Best Ways To Align Curriculum Maps for Common Core
Aligning Your Curriculum Maps for Common Core Mastery
The Common Core Standards reflect a major paradigm shift in the process by which students learn. For decades, instruction has been “a mile wide and an inch deep.” Teaching was all about exposing students to as much content as possible before the high stakes testing. The Common Core is constructed to facilitate the way students should learn – by mastering small skills one at a time. Since we know what skills are needed, they can be deconstructed into smaller targets. Students become proficient through scaffolded learning – one day at a time.
Just say NO to rote learning!
The Common Core Standards for Mathematics are a particular challenge for teachers when designing a curriculum map. What happens if your students have not mastered addition and subtraction? Do you move on to multiplication and division just because the map says so? It becomes quite clear that particularly in math, the importance of scaffolded learning should guide your instruction.
Gone are the days when students recited multiplication facts – in under a minute! Telling is not teaching – or learning for that matter. It is all about understanding what 7 x 3 really means! Common Core Math not only requires students to find the answer, but explain how they solved the problem as well as identify the specific mathematical tools they used. Ask your students why we invert and multiply when we divide fractions – most will say “because that is the rule.” Few will know the why behind the rule. (HINT: It relies upon understanding the relationship of the numerator and denominator and the fact that you are looking for a fraction of a fraction!)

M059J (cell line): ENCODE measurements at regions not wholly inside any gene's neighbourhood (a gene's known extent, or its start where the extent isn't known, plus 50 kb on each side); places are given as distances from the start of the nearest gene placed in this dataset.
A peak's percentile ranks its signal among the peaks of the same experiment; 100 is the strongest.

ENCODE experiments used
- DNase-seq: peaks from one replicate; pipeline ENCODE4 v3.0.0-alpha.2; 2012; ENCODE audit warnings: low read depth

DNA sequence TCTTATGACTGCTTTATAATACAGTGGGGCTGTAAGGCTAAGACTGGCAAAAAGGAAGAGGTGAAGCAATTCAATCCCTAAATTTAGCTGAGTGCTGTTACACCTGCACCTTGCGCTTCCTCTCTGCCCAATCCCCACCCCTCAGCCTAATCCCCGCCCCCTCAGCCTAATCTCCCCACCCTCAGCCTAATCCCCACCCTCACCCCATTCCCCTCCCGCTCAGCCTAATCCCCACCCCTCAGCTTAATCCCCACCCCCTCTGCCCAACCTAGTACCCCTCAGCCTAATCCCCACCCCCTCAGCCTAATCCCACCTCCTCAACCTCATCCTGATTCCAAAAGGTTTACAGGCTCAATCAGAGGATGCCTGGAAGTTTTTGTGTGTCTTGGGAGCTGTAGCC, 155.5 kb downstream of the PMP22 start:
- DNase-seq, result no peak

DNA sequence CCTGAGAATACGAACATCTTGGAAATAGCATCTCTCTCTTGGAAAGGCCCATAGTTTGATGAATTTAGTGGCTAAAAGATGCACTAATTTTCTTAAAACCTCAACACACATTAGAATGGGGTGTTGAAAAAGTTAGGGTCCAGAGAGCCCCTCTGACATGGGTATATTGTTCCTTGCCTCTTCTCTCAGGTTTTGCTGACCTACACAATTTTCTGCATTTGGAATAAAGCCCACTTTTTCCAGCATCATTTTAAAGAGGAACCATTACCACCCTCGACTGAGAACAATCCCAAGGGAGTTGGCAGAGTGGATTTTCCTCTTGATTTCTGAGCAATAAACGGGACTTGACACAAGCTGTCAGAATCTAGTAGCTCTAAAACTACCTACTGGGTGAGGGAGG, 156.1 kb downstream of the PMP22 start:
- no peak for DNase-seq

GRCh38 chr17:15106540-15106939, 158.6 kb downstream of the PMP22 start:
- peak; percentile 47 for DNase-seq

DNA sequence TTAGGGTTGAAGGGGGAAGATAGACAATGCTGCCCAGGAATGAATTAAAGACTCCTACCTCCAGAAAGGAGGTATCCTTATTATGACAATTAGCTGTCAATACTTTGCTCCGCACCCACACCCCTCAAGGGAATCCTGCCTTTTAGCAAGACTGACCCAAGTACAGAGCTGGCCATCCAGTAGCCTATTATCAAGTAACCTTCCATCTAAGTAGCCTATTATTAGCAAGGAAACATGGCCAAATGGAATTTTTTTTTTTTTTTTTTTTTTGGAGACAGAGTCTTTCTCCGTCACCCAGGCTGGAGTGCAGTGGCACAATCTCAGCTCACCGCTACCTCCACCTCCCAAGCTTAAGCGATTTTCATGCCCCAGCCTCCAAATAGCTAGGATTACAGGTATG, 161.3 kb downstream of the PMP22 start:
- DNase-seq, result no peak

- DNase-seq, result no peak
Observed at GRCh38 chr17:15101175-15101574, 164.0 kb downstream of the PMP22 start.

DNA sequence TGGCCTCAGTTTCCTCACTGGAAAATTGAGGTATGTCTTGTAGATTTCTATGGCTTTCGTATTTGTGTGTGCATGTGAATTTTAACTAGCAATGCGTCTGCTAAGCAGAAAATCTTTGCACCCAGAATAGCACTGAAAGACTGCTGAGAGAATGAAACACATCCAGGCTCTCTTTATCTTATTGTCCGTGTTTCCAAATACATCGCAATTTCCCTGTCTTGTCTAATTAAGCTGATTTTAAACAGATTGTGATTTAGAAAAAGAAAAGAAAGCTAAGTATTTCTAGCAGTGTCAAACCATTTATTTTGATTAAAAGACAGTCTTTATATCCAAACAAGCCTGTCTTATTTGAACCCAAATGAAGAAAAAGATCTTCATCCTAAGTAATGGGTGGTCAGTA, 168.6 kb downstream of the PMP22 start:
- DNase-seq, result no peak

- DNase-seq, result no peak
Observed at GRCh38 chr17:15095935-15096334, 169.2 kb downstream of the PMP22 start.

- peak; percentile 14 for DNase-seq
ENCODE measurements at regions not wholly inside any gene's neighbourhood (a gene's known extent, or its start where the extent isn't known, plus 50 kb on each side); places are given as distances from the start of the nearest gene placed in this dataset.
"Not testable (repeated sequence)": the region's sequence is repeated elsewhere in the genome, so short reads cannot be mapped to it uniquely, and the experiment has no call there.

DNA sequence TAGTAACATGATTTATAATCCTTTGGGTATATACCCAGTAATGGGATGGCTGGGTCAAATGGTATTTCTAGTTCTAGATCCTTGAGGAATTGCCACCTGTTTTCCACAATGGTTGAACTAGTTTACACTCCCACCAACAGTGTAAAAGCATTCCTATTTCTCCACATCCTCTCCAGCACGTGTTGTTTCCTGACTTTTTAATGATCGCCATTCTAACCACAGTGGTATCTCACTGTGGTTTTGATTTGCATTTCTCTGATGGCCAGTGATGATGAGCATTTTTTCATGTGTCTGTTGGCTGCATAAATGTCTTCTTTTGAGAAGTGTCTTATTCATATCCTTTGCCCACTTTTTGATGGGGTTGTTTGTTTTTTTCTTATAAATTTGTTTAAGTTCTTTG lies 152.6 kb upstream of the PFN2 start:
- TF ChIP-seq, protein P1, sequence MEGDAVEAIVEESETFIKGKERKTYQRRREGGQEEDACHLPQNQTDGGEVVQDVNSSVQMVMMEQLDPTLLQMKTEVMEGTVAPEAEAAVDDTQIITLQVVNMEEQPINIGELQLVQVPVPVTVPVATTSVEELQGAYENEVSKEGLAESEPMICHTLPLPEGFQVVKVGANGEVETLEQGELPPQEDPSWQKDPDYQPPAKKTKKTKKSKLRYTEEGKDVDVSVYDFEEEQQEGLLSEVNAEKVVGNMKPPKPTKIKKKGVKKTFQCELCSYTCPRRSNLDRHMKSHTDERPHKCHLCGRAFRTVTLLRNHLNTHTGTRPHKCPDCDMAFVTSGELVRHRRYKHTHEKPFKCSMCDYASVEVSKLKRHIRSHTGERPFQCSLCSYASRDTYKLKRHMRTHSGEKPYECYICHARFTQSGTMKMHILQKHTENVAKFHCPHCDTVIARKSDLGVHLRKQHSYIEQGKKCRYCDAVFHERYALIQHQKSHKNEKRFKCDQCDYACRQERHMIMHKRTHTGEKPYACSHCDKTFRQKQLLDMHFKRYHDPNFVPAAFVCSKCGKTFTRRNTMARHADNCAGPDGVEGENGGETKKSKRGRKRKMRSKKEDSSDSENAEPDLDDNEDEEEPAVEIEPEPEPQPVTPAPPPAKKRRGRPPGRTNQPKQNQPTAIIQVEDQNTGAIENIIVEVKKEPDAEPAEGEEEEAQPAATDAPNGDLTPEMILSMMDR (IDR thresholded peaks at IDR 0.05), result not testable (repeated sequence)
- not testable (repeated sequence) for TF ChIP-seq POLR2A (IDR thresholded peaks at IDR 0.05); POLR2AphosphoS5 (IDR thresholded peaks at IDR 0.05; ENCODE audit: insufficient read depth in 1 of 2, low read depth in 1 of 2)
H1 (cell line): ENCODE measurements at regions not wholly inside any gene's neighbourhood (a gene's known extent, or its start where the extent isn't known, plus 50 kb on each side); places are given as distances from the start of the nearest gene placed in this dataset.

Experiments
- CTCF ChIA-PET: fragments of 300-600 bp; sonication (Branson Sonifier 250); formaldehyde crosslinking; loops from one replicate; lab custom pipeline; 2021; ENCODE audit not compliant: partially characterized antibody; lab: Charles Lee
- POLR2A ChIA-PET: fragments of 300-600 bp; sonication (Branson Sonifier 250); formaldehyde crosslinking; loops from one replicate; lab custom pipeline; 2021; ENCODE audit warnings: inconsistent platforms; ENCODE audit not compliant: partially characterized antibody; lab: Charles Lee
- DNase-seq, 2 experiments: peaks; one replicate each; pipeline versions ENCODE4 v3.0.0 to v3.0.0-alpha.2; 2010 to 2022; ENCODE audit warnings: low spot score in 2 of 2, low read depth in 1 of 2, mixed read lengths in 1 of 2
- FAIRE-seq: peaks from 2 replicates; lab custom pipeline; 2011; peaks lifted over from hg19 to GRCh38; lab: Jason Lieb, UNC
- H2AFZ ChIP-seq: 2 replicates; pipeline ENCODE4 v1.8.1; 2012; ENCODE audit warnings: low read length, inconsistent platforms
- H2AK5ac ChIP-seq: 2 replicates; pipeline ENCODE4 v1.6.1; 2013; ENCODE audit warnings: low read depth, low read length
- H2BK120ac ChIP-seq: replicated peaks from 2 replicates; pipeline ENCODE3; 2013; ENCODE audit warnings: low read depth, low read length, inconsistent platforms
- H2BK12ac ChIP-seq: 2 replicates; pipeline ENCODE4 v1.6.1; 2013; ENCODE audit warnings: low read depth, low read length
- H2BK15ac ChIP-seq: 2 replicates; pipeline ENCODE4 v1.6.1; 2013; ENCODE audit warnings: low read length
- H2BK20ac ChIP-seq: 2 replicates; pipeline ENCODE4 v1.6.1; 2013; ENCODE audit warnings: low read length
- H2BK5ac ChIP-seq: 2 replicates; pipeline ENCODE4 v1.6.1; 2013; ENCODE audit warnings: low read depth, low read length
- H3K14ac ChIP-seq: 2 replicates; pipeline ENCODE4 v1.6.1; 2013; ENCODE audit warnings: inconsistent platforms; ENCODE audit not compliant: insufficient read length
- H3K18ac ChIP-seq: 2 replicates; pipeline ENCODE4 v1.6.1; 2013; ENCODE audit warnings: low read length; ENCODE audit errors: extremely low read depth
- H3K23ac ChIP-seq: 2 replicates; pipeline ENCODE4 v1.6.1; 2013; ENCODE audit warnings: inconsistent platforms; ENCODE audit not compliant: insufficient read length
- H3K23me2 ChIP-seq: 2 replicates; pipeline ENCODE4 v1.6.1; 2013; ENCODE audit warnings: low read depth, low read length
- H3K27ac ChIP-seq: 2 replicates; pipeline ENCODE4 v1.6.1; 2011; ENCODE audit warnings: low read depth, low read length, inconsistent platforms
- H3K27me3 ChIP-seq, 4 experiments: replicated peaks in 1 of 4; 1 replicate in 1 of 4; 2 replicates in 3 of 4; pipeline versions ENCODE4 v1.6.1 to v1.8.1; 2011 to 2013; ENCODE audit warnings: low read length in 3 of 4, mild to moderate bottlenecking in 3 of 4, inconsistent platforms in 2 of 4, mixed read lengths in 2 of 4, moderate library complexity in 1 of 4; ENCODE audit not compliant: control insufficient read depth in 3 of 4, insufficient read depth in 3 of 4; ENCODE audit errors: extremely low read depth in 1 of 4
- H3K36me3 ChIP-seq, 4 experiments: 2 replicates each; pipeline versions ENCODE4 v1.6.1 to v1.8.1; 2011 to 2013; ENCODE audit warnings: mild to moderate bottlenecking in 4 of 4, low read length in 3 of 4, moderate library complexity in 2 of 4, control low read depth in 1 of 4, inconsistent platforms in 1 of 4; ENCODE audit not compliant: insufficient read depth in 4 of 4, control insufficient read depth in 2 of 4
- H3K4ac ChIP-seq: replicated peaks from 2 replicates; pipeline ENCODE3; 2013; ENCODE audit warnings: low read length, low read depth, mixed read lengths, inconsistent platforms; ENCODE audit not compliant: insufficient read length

Since the Common Core Math Standards call for a greater focus on fewer topics, instruction can be designed to “dig deeper” into the why behind the rule. Students will develop a conceptual understanding of mathematical principles and the ability to apply the math they know to solve problems inside and outside the classroom.
Curriculum Maps are not written in stone
Exemplary curriculum mapping should be a collaborative effort with all stakeholders. The creation of a quality “blueprint” cuts across grade levels, schools, districts as well as statewide. Backward Design is the key to ensuring that the first six weeks of the new school year are not wasted by reviewing the previous year’s skill sets – but rather, an extra six weeks of effective learning!
Assessments provide the foundation for the “diagnosis” which in turn guides the creation of the “prescription” for improving student performance – curriculum maps. Well constructed curriculum maps require effective communication between administrators and teachers – it is important that administrators know mapping well enough to model it for their teachers.
Curriculum Map Summary
Once teachers become proficient at curriculum mapping they will be able to implement the teaching strategies that best support mastery of the Common Core Standards.
This basically involves three simple steps:
- Identify the desired results (goals or standards)
- Develop the curriculum based upon evidence of learning (performance indicators)
- Design instructional strategies/learning experiences for student success
It is important to understand that this is not “teaching the test” but rather “teaching to the test” — and that is exactly what teachers should be doing! Teaching the problem solving and critical thinking skills students need will ensure that they will be prepared for success on the assessments.